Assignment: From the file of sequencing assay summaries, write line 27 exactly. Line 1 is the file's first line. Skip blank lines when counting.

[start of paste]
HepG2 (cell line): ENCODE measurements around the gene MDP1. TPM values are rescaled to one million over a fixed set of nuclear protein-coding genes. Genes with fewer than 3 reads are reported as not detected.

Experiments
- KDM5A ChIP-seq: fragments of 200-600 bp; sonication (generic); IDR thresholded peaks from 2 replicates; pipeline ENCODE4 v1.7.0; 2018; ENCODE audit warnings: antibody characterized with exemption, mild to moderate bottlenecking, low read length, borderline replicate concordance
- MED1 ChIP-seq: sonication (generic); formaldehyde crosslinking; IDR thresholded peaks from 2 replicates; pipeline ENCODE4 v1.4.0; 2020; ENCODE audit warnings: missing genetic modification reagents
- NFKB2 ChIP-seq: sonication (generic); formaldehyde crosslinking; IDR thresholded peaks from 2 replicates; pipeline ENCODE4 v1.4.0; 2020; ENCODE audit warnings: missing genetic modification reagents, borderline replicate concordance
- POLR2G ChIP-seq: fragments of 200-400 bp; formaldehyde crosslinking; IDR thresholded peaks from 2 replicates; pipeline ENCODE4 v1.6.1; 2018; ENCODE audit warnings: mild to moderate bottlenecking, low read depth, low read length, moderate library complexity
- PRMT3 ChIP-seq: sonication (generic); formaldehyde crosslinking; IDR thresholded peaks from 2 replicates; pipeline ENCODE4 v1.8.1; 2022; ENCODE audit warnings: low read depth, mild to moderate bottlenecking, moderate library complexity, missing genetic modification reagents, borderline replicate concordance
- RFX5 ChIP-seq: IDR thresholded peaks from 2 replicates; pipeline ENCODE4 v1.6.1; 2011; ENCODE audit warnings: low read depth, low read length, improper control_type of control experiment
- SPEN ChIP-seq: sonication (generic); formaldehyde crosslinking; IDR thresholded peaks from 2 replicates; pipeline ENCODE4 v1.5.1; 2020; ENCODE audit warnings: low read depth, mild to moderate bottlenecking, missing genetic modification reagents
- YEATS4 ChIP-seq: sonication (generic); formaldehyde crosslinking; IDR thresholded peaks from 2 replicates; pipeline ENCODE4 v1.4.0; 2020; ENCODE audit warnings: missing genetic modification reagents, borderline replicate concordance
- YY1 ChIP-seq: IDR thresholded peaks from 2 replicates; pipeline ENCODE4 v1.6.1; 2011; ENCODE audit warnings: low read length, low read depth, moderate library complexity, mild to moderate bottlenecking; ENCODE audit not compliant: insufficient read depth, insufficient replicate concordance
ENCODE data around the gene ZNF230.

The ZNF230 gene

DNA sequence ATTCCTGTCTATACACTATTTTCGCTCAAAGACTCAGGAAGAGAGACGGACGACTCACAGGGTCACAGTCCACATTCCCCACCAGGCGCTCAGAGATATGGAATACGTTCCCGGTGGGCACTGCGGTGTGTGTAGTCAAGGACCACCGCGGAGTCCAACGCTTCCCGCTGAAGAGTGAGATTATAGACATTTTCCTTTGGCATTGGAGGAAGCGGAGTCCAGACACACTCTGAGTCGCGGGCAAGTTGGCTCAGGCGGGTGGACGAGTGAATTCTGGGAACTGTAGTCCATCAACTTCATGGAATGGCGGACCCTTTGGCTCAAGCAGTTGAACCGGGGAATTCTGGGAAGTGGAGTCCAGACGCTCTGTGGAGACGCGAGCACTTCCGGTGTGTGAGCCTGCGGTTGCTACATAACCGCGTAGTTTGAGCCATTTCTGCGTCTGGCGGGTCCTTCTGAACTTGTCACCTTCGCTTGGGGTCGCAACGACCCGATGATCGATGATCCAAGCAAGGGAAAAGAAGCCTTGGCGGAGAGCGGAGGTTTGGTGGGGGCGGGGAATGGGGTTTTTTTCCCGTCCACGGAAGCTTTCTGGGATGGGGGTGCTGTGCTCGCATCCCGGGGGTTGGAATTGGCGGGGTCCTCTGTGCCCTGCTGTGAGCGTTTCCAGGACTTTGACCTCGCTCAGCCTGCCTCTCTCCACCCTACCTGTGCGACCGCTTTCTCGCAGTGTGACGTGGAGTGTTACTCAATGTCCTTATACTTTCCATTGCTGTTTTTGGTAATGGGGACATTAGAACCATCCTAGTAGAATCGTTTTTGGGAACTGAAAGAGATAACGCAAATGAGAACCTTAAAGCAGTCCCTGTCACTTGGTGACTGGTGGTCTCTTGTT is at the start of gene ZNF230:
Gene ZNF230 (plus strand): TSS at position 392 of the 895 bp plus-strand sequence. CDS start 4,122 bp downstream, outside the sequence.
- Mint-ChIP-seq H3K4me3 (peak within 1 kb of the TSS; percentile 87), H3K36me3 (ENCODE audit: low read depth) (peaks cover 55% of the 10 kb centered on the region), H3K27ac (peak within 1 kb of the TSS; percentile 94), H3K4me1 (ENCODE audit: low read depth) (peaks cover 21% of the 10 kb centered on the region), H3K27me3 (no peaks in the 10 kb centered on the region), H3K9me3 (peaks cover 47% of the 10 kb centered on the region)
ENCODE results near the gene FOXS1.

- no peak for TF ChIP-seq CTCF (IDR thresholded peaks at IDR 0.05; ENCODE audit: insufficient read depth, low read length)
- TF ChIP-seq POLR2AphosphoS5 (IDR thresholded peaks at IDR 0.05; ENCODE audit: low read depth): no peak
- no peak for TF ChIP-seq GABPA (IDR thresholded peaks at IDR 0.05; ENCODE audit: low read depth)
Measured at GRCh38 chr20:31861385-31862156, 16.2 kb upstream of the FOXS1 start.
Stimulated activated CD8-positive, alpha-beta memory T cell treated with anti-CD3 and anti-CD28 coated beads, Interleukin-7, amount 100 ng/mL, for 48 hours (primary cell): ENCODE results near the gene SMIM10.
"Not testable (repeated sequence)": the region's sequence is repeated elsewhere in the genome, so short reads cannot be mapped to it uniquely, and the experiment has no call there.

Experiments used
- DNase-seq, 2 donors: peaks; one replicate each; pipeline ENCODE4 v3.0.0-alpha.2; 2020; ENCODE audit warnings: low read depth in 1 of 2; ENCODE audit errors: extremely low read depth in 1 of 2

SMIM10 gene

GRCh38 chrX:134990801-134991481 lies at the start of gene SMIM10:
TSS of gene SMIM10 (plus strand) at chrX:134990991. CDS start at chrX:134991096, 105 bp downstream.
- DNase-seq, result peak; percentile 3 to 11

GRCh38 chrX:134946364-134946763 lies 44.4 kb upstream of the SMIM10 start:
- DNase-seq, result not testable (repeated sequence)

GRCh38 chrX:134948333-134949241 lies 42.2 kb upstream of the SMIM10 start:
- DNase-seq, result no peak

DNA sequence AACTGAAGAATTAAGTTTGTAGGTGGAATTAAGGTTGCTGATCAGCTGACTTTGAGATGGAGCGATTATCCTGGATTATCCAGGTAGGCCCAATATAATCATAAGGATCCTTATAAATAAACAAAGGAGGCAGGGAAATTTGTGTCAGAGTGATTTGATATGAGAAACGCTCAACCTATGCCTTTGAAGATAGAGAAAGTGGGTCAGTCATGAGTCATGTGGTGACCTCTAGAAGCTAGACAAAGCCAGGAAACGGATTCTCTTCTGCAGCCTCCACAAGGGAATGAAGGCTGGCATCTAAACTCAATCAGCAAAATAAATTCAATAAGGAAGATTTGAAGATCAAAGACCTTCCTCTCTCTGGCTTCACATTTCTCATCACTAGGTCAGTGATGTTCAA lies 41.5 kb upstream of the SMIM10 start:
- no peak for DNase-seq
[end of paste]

GRCh38 chrX:134990801-134991481 lies at the start of gene SMIM10: